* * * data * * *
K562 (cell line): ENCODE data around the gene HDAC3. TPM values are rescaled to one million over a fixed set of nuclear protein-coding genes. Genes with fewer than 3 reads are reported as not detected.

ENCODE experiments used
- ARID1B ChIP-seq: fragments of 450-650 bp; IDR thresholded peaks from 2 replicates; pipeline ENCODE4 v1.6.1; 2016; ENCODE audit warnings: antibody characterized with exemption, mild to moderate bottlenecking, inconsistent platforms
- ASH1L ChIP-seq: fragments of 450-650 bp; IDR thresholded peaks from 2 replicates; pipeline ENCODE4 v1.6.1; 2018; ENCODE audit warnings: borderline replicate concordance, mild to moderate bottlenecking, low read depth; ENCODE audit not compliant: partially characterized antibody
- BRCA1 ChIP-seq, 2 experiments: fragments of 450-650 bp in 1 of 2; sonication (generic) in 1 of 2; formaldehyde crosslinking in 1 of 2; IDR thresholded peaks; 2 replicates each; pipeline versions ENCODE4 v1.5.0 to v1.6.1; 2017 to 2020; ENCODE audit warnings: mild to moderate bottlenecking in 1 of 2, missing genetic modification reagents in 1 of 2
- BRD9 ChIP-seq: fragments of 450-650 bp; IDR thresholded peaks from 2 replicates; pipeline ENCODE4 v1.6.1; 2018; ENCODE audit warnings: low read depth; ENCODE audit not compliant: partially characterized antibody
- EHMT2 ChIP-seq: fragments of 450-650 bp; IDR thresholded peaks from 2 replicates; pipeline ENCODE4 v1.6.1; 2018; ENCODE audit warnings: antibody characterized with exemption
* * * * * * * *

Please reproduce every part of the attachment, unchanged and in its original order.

K562 (cell line): ENCODE data around the gene HDAC3. TPM values are rescaled to one million over a fixed set of nuclear protein-coding genes. Genes with fewer than 3 reads are reported as not detected.

ENCODE experiments used
- ARID1B ChIP-seq: fragments of 450-650 bp; IDR thresholded peaks from 2 replicates; pipeline ENCODE4 v1.6.1; 2016; ENCODE audit warnings: antibody characterized with exemption, mild to moderate bottlenecking, inconsistent platforms
- ASH1L ChIP-seq: fragments of 450-650 bp; IDR thresholded peaks from 2 replicates; pipeline ENCODE4 v1.6.1; 2018; ENCODE audit warnings: borderline replicate concordance, mild to moderate bottlenecking, low read depth; ENCODE audit not compliant: partially characterized antibody
- BRCA1 ChIP-seq, 2 experiments: fragments of 450-650 bp in 1 of 2; sonication (generic) in 1 of 2; formaldehyde crosslinking in 1 of 2; IDR thresholded peaks; 2 replicates each; pipeline versions ENCODE4 v1.5.0 to v1.6.1; 2017 to 2020; ENCODE audit warnings: mild to moderate bottlenecking in 1 of 2, missing genetic modification reagents in 1 of 2
- BRD9 ChIP-seq: fragments of 450-650 bp; IDR thresholded peaks from 2 replicates; pipeline ENCODE4 v1.6.1; 2018; ENCODE audit warnings: low read depth; ENCODE audit not compliant: partially characterized antibody
- EHMT2 ChIP-seq: fragments of 450-650 bp; IDR thresholded peaks from 2 replicates; pipeline ENCODE4 v1.6.1; 2018; ENCODE audit warnings: antibody characterized with exemption